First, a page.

The purpose of this study was to provide sport-specific normative FFMIAdj data in male collegiate athletes, to determine the presence of between-sport differences in FFMIAdj, and to identify the upper limits of FFMI in this population. This study included the most diverse sample of male collegiate athletes to date and reported data in several sports for the first time. This investigation also found significant differences in FFMIAdj between sports. In addition, this study reported an estimation of the natural upper limit for height-adjusted FFMI for all athletes in the cohort and well-represented sports. Finally, the results of this study suggest that further height correction of FFMI data through linear regression may be necessary to account for the effect of increasing body thickness on relative muscularity, as significant differences (p < 0.001) were reported between unadjusted and height-adjusted values. Thus, any direct comparisons between the adjusted data reported by this study and previously reported unadjusted data must be made with caution.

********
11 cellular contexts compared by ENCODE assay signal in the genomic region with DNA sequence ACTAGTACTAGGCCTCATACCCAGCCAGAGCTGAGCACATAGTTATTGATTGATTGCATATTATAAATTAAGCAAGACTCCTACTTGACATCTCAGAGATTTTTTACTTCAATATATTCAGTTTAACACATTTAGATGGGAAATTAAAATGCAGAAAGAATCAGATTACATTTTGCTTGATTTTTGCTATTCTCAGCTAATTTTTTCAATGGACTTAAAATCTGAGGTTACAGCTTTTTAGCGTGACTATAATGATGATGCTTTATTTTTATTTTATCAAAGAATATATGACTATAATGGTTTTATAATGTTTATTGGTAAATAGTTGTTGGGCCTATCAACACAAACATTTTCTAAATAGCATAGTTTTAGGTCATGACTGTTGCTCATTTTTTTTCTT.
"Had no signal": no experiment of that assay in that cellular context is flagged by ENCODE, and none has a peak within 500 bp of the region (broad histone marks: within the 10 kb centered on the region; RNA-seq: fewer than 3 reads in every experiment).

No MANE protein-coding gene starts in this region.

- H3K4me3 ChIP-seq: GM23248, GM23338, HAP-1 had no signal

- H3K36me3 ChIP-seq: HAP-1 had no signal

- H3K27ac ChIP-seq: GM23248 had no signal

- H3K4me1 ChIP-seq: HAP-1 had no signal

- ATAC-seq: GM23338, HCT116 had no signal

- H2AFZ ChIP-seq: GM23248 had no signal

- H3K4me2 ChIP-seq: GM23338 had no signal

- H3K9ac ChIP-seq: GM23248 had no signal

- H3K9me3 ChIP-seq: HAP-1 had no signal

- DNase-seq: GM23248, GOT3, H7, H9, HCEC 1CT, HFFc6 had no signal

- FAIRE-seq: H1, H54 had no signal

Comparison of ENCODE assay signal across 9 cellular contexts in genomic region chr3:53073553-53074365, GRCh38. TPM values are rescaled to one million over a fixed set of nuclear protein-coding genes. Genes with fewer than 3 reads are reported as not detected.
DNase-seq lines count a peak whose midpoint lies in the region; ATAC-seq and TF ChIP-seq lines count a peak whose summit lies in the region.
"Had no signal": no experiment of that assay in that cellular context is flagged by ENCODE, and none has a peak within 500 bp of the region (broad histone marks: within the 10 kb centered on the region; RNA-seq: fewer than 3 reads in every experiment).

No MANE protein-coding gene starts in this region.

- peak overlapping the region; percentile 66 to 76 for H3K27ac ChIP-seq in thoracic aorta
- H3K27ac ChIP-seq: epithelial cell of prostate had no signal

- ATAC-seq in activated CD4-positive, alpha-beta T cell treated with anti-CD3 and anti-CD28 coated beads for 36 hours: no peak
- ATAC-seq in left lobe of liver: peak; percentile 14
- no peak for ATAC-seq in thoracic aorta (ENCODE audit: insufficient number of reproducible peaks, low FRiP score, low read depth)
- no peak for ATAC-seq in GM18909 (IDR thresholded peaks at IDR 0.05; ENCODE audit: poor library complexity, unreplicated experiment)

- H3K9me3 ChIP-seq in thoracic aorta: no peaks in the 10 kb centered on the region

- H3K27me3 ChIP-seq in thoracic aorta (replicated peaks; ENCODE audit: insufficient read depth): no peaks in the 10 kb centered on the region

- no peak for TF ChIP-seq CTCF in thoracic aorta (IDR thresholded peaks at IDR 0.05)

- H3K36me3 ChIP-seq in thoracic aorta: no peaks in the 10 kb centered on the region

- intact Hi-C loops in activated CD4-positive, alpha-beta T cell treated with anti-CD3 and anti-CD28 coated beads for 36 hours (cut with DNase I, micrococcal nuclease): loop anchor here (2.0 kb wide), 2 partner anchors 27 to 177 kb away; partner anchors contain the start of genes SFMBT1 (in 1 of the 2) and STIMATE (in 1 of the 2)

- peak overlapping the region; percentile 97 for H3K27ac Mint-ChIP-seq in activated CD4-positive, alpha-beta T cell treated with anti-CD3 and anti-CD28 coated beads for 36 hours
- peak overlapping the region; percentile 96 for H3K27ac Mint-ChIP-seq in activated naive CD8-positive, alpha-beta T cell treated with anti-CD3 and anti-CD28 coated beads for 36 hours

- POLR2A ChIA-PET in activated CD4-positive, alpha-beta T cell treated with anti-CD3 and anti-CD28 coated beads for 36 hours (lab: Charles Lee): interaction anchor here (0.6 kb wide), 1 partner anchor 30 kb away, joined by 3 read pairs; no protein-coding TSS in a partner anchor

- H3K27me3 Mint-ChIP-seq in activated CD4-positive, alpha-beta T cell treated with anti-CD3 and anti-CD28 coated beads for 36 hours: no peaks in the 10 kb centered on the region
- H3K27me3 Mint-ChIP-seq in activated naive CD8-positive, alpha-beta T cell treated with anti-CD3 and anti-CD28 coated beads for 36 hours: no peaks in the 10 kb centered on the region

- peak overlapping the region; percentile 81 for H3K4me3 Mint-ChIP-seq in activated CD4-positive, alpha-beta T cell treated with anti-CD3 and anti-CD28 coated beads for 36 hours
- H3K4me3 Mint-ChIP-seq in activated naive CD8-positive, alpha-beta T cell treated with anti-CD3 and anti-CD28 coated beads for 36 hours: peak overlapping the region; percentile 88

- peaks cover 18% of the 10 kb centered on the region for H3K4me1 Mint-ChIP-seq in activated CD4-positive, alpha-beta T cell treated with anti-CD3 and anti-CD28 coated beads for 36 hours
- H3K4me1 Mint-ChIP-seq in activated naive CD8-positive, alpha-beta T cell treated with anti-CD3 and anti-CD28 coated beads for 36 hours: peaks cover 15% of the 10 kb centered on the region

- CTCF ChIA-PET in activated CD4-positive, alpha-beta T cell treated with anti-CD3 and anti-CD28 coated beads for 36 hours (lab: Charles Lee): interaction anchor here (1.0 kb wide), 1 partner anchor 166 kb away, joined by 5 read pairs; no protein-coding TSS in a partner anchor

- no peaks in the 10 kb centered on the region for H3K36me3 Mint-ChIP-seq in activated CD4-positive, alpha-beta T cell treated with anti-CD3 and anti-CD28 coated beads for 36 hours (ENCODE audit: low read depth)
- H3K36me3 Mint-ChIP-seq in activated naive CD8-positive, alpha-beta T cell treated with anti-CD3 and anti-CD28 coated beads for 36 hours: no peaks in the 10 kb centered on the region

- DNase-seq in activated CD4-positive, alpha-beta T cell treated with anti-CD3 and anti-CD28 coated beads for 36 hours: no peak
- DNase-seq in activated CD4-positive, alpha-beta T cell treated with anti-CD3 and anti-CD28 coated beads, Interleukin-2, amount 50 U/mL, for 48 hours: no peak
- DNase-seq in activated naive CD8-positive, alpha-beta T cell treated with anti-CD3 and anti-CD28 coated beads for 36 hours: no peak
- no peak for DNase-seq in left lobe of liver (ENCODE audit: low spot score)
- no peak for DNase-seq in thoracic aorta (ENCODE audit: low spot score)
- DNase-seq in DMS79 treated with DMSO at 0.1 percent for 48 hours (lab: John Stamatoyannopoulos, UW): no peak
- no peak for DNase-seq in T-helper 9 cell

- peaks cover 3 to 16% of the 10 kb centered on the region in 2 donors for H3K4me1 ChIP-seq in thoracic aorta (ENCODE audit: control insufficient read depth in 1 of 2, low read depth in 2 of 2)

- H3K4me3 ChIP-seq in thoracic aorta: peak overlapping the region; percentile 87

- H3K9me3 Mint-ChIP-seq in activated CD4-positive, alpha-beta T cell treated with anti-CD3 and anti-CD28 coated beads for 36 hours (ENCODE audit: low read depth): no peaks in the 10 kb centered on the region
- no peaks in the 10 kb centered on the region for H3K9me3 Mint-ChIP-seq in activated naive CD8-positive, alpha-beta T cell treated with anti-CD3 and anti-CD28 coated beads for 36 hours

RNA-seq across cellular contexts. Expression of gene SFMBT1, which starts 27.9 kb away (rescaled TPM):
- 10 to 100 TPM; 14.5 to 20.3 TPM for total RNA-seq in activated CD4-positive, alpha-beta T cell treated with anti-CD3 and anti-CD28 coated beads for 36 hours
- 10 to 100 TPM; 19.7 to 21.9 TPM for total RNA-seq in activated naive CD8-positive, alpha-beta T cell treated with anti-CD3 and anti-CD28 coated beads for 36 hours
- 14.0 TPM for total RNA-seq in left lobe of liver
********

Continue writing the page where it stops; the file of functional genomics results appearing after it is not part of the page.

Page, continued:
Fat-free mass index has been shown to effectively distinguish between playing position (24), level of competition (24), and type of sport (17). Previous investigations (22,24) have suggested that normative FFMI data can be used to inform recruiting decisions and playing position assignments, guide training and nutritional practices, and predict future athletic achievement. As hypothesized, significant (p < 0.05) differences in FFMIAdj were identified between several sports in the sample (Table 2). Rugby athletes had significantly higher (p < 0.05) FFMIAdj values than athletes competing in baseball and swimming. Similarly, mean height-adjusted FFMI values in football players were found to be significantly higher (p < 0.05) than baseball, swimming, and water polo. These results are not surprising, given the physiological demands of rugby and football that favor increased body size and lean mass accretion (4,25), and agree with the previous literature indicating between-sport body composition differences (7,17). The between-sport differences found in the present investigation are similar to those reported by Santos et al. (17), who observed higher FFMI values in rugby athletes relative to triathletes, basketball players, and swimmers. However, comparisons between the results of the current study and those reported by Santos et al. must be made with caution because the researchers did not use height correction and did not adjust for multiple comparisons when analyzing between-sport differences. In addition, the percentiles reported by Santos et al. were calculated using a Bayesian estimation technique because of a limited number of athletes in several sports.